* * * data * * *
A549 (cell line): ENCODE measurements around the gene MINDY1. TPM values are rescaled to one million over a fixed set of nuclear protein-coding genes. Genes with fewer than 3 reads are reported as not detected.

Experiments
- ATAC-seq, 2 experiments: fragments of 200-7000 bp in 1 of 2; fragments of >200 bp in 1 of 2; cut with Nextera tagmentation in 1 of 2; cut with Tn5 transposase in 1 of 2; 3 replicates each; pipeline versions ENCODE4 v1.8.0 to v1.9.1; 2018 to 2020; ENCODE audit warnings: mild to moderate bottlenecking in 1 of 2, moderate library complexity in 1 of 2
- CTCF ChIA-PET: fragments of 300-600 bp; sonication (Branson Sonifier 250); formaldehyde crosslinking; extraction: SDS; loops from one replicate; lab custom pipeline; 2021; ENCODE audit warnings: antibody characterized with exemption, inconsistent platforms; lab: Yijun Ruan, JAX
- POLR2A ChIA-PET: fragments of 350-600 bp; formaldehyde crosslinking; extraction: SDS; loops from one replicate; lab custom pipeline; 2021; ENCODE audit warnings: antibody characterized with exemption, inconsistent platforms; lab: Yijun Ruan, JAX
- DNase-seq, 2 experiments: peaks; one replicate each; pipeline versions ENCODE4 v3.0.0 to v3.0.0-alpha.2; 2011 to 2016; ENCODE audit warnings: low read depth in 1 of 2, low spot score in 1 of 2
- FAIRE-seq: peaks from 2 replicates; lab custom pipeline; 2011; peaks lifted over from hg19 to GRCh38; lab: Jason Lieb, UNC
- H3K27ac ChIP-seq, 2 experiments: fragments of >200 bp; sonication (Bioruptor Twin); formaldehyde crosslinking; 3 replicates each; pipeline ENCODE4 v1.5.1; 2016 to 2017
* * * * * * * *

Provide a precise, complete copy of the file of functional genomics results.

A549 (cell line): ENCODE measurements around the gene MINDY1. TPM values are rescaled to one million over a fixed set of nuclear protein-coding genes. Genes with fewer than 3 reads are reported as not detected.

Experiments
- ATAC-seq, 2 experiments: fragments of 200-7000 bp in 1 of 2; fragments of >200 bp in 1 of 2; cut with Nextera tagmentation in 1 of 2; cut with Tn5 transposase in 1 of 2; 3 replicates each; pipeline versions ENCODE4 v1.8.0 to v1.9.1; 2018 to 2020; ENCODE audit warnings: mild to moderate bottlenecking in 1 of 2, moderate library complexity in 1 of 2
- CTCF ChIA-PET: fragments of 300-600 bp; sonication (Branson Sonifier 250); formaldehyde crosslinking; extraction: SDS; loops from one replicate; lab custom pipeline; 2021; ENCODE audit warnings: antibody characterized with exemption, inconsistent platforms; lab: Yijun Ruan, JAX
- POLR2A ChIA-PET: fragments of 350-600 bp; formaldehyde crosslinking; extraction: SDS; loops from one replicate; lab custom pipeline; 2021; ENCODE audit warnings: antibody characterized with exemption, inconsistent platforms; lab: Yijun Ruan, JAX
- DNase-seq, 2 experiments: peaks; one replicate each; pipeline versions ENCODE4 v3.0.0 to v3.0.0-alpha.2; 2011 to 2016; ENCODE audit warnings: low read depth in 1 of 2, low spot score in 1 of 2
- FAIRE-seq: peaks from 2 replicates; lab custom pipeline; 2011; peaks lifted over from hg19 to GRCh38; lab: Jason Lieb, UNC
- H3K27ac ChIP-seq, 2 experiments: fragments of >200 bp; sonication (Bioruptor Twin); formaldehyde crosslinking; 3 replicates each; pipeline ENCODE4 v1.5.1; 2016 to 2017